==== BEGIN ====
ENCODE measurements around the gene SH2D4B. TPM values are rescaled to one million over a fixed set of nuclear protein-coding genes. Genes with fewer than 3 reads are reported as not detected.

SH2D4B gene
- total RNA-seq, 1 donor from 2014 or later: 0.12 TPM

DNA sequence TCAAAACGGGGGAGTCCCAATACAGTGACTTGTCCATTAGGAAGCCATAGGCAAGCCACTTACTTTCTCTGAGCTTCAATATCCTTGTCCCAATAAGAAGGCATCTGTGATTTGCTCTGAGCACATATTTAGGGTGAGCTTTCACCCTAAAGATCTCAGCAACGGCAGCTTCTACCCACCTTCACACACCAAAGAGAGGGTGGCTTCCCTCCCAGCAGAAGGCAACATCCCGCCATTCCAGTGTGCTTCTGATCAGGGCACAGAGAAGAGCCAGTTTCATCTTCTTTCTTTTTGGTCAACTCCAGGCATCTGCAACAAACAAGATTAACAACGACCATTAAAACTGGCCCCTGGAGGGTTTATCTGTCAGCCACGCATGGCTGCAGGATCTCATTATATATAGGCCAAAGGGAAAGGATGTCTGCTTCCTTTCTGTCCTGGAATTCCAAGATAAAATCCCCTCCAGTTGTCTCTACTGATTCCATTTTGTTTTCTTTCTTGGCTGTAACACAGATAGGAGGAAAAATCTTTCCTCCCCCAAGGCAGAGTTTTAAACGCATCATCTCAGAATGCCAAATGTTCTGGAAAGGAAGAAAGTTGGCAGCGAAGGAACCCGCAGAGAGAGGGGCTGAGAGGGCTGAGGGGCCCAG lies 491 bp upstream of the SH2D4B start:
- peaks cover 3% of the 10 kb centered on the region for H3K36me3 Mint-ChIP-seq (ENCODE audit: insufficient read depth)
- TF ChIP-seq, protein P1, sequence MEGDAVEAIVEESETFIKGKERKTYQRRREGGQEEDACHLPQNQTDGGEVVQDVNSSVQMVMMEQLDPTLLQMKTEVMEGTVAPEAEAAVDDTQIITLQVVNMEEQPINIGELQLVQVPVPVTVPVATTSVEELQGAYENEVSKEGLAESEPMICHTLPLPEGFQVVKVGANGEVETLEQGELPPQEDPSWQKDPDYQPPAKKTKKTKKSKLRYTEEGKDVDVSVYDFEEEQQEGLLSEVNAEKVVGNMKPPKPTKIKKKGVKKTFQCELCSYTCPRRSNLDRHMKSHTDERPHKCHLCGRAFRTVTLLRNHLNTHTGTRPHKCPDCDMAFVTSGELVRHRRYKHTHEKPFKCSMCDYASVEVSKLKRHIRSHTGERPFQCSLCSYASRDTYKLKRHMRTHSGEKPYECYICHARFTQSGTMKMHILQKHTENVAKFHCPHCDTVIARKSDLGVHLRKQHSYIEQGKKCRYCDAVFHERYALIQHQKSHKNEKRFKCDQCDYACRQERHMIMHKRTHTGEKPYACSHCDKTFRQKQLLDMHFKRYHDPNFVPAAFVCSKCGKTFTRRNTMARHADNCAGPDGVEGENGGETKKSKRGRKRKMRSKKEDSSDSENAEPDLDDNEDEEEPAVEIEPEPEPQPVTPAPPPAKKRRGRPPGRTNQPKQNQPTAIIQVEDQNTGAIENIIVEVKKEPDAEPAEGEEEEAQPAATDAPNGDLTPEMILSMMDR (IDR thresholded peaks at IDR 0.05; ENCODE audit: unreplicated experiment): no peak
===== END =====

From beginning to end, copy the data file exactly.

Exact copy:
ENCODE measurements around the gene SH2D4B. TPM values are rescaled to one million over a fixed set of nuclear protein-coding genes. Genes with fewer than 3 reads are reported as not detected.

SH2D4B gene
- total RNA-seq, 1 donor from 2014 or later: 0.12 TPM

DNA sequence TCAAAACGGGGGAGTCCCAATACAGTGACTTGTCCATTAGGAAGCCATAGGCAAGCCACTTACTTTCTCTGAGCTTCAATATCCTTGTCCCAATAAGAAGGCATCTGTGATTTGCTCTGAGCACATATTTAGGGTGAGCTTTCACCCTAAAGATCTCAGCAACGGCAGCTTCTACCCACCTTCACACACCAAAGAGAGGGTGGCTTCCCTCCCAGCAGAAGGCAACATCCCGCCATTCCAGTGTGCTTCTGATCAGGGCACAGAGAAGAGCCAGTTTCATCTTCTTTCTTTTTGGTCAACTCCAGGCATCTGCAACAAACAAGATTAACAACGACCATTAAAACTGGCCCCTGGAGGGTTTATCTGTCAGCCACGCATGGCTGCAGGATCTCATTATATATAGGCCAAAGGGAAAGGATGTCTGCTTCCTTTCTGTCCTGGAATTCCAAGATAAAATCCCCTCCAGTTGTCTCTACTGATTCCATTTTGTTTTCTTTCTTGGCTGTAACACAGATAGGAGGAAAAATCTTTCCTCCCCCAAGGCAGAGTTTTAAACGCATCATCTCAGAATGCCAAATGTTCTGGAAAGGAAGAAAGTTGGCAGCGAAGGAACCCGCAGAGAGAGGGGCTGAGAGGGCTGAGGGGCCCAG lies 491 bp upstream of the SH2D4B start:
- peaks cover 3% of the 10 kb centered on the region for H3K36me3 Mint-ChIP-seq (ENCODE audit: insufficient read depth)
- TF ChIP-seq, protein P1, sequence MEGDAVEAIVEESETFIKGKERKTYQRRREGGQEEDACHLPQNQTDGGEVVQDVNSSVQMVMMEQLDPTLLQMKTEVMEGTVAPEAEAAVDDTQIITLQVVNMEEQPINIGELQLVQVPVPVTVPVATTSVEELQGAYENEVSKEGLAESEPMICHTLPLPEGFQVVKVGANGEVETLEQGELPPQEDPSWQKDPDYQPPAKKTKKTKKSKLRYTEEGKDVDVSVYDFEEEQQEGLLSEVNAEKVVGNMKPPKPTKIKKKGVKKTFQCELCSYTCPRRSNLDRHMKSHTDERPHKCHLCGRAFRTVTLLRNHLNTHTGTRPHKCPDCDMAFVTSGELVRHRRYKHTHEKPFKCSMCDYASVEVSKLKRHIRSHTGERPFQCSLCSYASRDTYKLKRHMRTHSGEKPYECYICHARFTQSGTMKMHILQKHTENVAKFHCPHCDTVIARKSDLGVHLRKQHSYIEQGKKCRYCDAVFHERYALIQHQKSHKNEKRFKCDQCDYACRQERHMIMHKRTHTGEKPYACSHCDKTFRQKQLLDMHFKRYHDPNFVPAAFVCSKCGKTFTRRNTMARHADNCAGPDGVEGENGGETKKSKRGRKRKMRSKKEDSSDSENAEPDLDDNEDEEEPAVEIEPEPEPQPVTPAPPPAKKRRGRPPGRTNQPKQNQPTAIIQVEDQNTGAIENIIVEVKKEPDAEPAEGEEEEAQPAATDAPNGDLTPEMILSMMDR (IDR thresholded peaks at IDR 0.05; ENCODE audit: unreplicated experiment): no peak